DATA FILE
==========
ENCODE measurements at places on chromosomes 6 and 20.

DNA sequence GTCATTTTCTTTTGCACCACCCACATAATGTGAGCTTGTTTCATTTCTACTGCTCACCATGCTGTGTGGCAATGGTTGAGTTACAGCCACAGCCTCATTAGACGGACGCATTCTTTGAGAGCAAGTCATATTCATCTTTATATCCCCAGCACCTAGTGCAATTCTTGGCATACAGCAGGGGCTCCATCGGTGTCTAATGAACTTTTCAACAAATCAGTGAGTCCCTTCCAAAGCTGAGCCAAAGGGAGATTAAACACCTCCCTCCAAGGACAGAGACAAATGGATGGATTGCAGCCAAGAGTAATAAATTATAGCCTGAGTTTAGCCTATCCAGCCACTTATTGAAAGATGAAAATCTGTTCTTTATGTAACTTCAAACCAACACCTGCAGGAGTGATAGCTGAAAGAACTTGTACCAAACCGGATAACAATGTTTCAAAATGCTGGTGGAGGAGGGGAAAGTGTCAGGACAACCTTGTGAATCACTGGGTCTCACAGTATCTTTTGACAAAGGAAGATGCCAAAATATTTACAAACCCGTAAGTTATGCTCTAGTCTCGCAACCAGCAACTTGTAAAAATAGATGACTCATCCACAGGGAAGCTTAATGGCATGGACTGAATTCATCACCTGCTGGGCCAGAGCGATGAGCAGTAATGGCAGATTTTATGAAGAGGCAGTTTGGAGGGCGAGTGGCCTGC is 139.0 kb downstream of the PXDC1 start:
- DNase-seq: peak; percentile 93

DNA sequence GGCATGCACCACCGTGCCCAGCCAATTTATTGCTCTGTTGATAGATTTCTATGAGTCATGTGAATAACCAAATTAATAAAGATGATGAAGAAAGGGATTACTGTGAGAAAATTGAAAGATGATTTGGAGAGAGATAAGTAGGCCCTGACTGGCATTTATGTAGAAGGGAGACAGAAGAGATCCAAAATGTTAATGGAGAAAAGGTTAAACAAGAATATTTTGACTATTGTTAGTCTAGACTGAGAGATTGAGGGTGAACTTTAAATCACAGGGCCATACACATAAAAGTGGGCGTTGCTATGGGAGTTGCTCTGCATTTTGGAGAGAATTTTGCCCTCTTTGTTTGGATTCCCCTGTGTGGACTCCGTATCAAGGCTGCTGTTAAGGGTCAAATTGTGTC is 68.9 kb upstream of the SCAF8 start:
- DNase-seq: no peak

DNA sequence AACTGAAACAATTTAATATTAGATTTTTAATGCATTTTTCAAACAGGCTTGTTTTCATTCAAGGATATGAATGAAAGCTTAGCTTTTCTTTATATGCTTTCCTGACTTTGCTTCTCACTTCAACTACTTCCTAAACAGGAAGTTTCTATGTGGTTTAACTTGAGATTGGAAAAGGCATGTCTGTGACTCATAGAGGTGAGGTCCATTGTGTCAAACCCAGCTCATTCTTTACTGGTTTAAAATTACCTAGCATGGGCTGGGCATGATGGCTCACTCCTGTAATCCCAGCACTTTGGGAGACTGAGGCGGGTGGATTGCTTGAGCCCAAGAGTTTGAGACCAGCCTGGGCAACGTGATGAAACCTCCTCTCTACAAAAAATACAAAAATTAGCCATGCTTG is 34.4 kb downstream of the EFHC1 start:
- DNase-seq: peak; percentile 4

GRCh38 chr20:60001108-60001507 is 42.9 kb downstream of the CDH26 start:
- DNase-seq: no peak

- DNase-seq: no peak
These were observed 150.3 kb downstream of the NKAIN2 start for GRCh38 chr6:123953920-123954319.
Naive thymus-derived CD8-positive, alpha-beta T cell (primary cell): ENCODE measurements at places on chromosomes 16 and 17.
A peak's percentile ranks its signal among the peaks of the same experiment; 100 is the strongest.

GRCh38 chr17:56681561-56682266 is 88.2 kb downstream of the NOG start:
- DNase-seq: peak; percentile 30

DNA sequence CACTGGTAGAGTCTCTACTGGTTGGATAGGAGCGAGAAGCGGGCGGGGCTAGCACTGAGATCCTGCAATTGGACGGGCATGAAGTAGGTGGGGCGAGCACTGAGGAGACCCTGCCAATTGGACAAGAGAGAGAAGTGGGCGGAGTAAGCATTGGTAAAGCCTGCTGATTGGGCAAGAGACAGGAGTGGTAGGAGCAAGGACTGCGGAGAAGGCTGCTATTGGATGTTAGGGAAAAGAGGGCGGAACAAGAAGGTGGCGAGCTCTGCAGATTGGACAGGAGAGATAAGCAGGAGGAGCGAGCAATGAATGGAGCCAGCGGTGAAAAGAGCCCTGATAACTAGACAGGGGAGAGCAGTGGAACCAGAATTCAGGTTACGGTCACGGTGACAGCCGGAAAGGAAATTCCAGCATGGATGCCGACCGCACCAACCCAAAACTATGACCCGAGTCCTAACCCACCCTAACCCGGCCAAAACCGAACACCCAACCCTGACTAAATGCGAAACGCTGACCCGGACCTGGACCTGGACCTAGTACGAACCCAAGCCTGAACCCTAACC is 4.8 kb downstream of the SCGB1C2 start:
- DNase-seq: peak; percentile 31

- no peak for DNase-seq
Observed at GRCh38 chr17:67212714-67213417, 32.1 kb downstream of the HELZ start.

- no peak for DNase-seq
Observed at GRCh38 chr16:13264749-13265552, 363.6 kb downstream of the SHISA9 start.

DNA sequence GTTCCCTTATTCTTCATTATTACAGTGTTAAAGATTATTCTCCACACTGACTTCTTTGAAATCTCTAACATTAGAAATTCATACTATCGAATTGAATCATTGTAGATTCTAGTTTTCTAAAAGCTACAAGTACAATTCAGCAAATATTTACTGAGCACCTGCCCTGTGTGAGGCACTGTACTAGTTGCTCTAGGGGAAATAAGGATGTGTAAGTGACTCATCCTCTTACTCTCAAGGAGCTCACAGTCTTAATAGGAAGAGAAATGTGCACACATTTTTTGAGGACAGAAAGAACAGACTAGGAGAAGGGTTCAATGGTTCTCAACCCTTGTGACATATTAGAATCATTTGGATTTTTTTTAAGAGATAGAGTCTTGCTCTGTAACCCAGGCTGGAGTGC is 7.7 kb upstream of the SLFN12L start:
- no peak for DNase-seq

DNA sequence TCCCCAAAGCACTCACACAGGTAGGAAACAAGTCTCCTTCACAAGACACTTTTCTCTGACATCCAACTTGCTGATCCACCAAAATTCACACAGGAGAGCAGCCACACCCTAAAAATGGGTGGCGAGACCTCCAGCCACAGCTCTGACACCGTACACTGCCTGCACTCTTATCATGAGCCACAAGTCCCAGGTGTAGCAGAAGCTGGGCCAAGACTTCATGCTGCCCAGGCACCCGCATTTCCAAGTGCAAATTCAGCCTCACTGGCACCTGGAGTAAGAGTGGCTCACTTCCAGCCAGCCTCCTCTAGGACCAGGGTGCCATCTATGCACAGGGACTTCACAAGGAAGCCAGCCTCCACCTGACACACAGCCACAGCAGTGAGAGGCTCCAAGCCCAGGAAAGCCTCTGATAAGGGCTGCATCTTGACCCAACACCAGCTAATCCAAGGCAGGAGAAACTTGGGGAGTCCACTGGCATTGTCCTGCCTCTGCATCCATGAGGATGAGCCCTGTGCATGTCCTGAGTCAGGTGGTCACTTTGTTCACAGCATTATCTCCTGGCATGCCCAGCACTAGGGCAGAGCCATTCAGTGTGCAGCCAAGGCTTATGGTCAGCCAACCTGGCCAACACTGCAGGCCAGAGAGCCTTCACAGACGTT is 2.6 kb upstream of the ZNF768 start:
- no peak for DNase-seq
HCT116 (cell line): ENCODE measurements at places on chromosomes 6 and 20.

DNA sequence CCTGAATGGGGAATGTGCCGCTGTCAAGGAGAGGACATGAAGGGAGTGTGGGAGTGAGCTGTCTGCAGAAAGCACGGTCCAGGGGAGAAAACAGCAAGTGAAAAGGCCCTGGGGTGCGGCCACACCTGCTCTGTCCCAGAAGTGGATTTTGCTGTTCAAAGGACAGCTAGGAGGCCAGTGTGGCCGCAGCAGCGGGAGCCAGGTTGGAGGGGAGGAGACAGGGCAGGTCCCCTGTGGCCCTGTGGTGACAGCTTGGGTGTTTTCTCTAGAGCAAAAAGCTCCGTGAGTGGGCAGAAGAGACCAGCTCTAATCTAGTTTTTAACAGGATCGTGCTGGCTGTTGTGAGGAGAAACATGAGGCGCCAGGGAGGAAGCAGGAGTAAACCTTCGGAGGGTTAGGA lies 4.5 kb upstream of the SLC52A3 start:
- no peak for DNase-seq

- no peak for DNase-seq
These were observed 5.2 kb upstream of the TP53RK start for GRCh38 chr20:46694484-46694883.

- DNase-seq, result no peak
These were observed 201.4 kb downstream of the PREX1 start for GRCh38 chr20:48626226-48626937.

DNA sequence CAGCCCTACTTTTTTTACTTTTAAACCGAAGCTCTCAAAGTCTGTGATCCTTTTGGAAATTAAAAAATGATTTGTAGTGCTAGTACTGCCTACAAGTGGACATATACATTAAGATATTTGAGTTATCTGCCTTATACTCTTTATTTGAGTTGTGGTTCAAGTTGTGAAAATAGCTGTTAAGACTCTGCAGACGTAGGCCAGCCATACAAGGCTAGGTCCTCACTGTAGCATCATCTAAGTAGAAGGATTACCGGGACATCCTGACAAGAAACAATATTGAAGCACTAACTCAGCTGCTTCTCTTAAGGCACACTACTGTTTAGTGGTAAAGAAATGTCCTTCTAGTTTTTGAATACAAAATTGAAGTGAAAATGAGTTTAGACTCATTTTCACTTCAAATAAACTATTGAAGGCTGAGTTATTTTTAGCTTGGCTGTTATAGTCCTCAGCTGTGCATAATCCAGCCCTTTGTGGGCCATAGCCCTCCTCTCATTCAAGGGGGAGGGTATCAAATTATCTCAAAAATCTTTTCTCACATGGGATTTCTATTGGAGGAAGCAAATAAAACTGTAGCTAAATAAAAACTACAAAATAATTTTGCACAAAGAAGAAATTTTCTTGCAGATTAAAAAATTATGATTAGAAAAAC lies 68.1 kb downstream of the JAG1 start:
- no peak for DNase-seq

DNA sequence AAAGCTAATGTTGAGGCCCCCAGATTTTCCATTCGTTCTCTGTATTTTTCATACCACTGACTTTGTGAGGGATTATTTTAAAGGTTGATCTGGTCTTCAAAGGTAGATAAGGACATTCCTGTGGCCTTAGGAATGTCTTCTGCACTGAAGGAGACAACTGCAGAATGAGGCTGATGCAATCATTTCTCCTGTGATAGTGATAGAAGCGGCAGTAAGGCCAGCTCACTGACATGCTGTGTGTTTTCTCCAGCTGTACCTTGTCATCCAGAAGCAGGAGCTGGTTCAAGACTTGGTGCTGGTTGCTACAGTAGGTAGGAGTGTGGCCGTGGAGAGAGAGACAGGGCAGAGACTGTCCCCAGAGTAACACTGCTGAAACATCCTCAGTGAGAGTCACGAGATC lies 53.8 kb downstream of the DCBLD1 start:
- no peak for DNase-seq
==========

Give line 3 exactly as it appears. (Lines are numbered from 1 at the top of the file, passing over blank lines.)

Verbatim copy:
- DNase-seq: peak; percentile 93